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Get Ready: Student Loan Rates Are on the Rise

June 9, 2017

Attending college is a privilege, but it’s one that every student has the right to enjoy. Of course, it doesn’t come for free, and depending on the college or university you select, it’s hardly cheap.

If you don’t have the cash in your coffers to pay for higher education, don’t despair. There are a variety of ways to secure the funds you need for schooling. Since many students can’t rely on scholarships or enough help from parents to pay for school, however, student loans are among the most common means of paying for a college education.

According to the office of Federal Student Aid, which administers FAFSA (Free Application for Federal Student Aid), more than 13 million students take advantage of federal funding each year, amounting to over $150 billion in grants, loans, and work-study opportunities to help them pay for tuition and other expenses. While some can get by on grants, parental assistance, and their own income, especially when they save money by living at home during college, millions of students rely on loans to make it to graduation.

Of course, students that take out loans will eventually have to repay them, which is why it’s important to be aware of student loan rates, and the fact that they can change annually. Since students have to reapply for student aid each year, this means your loan rates could go up, as they’re set to do in July of this year.

Student Loan Rates Over the Past Decade

According to the office of Federal Student Aid, the fixed interest rate for Direct Subsidized and Direct Unsubsidized Loans for undergraduates during the most recent school year (the period starting on or after 7/1/16 and before 7/1/17) was 3.76%. However, it wasn’t always this amount. The interest rates for federal student loans were determined each year by Congress (until 2013), and over the past ten years, rates for Direct Subsidized Loans for undergrad students have fluctuated quite a bit:

• 6.8% between 2006 and 2008
• 6.0% between 2008 and 2009
• 5.6% between 2009 and 2010
• 4.5% between 2010 and 2011
• 3.4% between 2011 and 2013
• 3.86% between 2013 and 2014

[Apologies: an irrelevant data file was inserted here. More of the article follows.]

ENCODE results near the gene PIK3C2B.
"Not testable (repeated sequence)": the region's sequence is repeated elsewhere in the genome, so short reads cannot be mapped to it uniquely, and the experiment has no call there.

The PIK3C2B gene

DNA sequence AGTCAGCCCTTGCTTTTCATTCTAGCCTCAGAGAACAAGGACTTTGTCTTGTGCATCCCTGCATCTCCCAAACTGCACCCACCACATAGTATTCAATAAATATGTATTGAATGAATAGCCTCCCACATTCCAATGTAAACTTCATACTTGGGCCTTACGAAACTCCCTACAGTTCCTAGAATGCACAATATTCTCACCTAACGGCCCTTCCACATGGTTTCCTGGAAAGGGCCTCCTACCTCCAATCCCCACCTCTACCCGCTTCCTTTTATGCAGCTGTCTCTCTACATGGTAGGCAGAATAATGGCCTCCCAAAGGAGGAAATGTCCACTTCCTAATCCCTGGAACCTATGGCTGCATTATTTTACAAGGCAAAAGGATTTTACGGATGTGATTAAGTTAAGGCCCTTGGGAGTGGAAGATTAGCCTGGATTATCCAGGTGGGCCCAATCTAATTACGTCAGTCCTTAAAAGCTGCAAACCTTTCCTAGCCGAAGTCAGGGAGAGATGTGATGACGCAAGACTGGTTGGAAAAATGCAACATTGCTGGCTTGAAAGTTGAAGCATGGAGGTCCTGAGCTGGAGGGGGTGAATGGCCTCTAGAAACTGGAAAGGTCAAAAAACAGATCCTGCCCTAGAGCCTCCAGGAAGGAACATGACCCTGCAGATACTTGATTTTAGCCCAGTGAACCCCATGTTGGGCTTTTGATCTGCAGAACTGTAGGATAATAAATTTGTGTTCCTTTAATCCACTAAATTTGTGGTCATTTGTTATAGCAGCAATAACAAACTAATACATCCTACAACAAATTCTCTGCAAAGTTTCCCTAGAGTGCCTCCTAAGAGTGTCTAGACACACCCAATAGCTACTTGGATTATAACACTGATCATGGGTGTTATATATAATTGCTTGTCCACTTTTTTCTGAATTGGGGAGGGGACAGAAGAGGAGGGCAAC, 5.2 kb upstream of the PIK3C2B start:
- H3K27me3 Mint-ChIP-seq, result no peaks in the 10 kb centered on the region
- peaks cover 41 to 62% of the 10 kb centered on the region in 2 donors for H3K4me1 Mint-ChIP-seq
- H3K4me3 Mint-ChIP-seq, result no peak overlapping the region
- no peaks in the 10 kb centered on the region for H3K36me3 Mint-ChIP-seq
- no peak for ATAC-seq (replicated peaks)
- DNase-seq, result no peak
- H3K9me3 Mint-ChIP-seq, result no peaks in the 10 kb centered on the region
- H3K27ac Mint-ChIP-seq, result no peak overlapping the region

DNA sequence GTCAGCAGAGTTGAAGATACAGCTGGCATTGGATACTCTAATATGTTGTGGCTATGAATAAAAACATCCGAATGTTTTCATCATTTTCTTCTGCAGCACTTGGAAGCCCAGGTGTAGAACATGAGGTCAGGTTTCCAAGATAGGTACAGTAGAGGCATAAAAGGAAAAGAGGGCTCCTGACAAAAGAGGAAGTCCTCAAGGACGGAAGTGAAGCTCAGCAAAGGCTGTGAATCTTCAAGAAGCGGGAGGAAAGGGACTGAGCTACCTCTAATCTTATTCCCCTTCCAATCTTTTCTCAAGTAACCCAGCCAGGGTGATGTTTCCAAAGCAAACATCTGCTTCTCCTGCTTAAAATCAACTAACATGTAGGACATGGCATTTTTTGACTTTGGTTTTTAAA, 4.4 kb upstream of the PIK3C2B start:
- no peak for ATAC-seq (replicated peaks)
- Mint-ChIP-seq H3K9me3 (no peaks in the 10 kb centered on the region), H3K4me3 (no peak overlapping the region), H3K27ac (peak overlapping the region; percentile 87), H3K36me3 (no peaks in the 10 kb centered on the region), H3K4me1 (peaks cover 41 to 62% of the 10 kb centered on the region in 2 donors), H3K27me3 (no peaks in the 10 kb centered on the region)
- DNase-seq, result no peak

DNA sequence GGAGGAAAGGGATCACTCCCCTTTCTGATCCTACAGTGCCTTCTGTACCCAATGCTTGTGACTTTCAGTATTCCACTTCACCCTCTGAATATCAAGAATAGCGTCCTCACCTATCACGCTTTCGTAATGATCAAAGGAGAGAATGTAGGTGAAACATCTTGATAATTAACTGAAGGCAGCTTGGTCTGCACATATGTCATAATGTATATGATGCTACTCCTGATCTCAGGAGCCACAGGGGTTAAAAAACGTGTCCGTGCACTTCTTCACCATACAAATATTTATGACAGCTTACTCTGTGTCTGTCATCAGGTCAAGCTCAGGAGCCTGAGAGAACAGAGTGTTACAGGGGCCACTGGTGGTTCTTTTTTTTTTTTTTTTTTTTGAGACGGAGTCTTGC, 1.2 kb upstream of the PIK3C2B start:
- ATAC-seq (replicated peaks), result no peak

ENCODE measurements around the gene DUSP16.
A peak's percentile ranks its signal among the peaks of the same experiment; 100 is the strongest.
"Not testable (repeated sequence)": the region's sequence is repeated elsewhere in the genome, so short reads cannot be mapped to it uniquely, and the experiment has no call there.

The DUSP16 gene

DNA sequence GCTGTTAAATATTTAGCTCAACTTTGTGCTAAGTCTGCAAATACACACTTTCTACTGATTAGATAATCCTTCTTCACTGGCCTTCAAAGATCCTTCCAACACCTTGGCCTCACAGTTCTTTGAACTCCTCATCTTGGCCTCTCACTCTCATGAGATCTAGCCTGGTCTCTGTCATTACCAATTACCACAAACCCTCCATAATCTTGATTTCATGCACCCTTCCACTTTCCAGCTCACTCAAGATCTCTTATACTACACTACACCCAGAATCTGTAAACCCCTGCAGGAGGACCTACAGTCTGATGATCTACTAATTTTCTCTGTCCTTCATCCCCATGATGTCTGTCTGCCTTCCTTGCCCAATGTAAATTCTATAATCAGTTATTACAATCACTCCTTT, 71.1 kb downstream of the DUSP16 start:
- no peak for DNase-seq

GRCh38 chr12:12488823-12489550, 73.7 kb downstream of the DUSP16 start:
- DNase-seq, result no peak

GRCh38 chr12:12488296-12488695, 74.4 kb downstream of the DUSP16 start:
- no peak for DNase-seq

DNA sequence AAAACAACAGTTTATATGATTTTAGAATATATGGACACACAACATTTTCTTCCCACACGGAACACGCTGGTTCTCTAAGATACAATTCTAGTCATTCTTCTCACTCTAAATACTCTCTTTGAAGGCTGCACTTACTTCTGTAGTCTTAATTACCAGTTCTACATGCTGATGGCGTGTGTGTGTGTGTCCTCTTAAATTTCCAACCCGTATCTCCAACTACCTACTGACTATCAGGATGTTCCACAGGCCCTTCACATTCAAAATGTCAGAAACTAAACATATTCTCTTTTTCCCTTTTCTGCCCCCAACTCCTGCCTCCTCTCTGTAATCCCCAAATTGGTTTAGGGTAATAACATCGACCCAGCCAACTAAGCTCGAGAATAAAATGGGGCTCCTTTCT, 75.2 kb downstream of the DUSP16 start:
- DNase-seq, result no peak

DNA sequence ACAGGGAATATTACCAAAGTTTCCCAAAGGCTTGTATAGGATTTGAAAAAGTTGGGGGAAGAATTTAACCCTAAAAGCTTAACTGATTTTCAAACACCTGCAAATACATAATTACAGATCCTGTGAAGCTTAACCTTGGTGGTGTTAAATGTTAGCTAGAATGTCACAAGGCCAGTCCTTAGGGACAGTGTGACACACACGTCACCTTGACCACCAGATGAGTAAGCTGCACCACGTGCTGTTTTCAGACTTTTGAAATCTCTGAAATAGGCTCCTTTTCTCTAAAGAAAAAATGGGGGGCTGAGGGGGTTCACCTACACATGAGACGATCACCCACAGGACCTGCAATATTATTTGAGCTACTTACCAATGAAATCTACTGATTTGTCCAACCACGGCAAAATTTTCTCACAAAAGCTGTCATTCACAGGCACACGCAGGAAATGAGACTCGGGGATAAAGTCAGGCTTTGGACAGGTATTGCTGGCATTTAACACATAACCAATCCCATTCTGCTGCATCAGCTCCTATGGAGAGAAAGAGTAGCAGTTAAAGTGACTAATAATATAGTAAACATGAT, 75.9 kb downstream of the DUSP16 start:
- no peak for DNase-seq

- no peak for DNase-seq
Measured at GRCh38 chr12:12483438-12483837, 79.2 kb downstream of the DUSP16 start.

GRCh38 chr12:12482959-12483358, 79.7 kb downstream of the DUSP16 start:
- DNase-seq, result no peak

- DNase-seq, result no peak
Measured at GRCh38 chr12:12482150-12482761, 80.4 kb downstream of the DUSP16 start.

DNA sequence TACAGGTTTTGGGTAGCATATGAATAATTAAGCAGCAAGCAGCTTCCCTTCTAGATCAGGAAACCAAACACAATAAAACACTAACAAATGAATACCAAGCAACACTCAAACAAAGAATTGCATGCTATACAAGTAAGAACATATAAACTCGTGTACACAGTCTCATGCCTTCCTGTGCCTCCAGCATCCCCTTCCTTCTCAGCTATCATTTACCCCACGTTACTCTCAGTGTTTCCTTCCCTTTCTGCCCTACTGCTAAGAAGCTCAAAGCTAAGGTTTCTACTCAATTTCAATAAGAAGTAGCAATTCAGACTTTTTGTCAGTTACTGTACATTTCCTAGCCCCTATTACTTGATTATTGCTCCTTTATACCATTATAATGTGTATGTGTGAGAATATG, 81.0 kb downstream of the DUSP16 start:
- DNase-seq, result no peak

• 4.66% between 2014 and 2015
• 4.29% between 2015 and 2016

As you can see, there were years in which the student loan rates didn’t change at all, while some years the rates went down. Over the last ten years, the decreases and increases seem to coincide with economic factors such as the Great Recession.

According to a 2014 report released by the Economic Studies department at the Brookings Institute, there were, at the time, 7 million student loan borrowers in default, and that doesn’t even include those behind on payments in general. In addition, student loan debt became the second largest source of household debt following mortgage loans. Still, students continued to borrow, perhaps in the hopes that earning a degree would help them to secure a livable wage, despite economic woes and unemployment during the recession.

The result was what some deemed a student debt crisis, or alternately, a repayment crisis, and this is perhaps why Congress elected to lower fixed rates for some student loans during the recession and why President Obama expanded eligibility for the income-based, Pay As You Earn Program that helps borrowers that are trying to pay, despite financial distress.

Once the economy began to recover, however, student loan rates started to rise, as evidenced by increases in the 2013-14 and 2014-15 academic years. Rates took a slight dip again from 4.66% in the 2014-15 academic year to 4.29% in the 2015-16 school year, and then to 3.76% in the 2016-17 academic year. These fluctuations were based on the yields of 10-year U.S. Treasury Bonds, as they have been since 2013, and they will be moving into the future. This is why we’re going to see a rate hike in the coming year.

Student Loans Moving Forward

Based on the results of the May 10th auction of 10-year Treasury Bonds, interest rates on student loans will increase in the coming academic year, affecting loans taken out on or after July 1, 2017 and before July 1, 2018. Undergraduates taking out federal Direct Loans will see an increase to 4.45%, up just over 2/3 of a percent from last year.

This might not seem like a huge leap, and the upcoming fixed rate is still lower than it was seven of the last ten years, but it could make a big difference over the life of the average student loan repayment plan. The Nerd Wallet Student Loan Calculator shows that a 10-year loan of $20,000 at the 2016-17 interest rate of 3.76% will result in $4,026.02 in interest payments over the life of the loan (assuming regular monthly payments of $200.22). When you bump the rate up to 4.45% for the upcoming academic year, monthly payments go up just six bucks and change (to $206.80), but the cost in interest payments over the course of a 10-year loan swells to $4,815.41, an increase of $789.39.

Even so, students might not be terribly concerned about adding under a thousand dollars to the price tag. However, some students require far more than $20,000 a year in student loans, and if increases continue, each year could tack more onto already-high costs for the privilege of attending college.

What are students to do? There’s nothing you can do to lower federal interest rates, but you can find ways to cut costs, take fewer loans, and eventually, consolidate and refinance student loans.

If you’re lucky enough to get Direct Subsidized Loans, the federal government will pay the interest while you’re enrolled in school (at least half-time) and during a 6-month grace period following graduation (or after leaving school). After that, you will start accruing interest.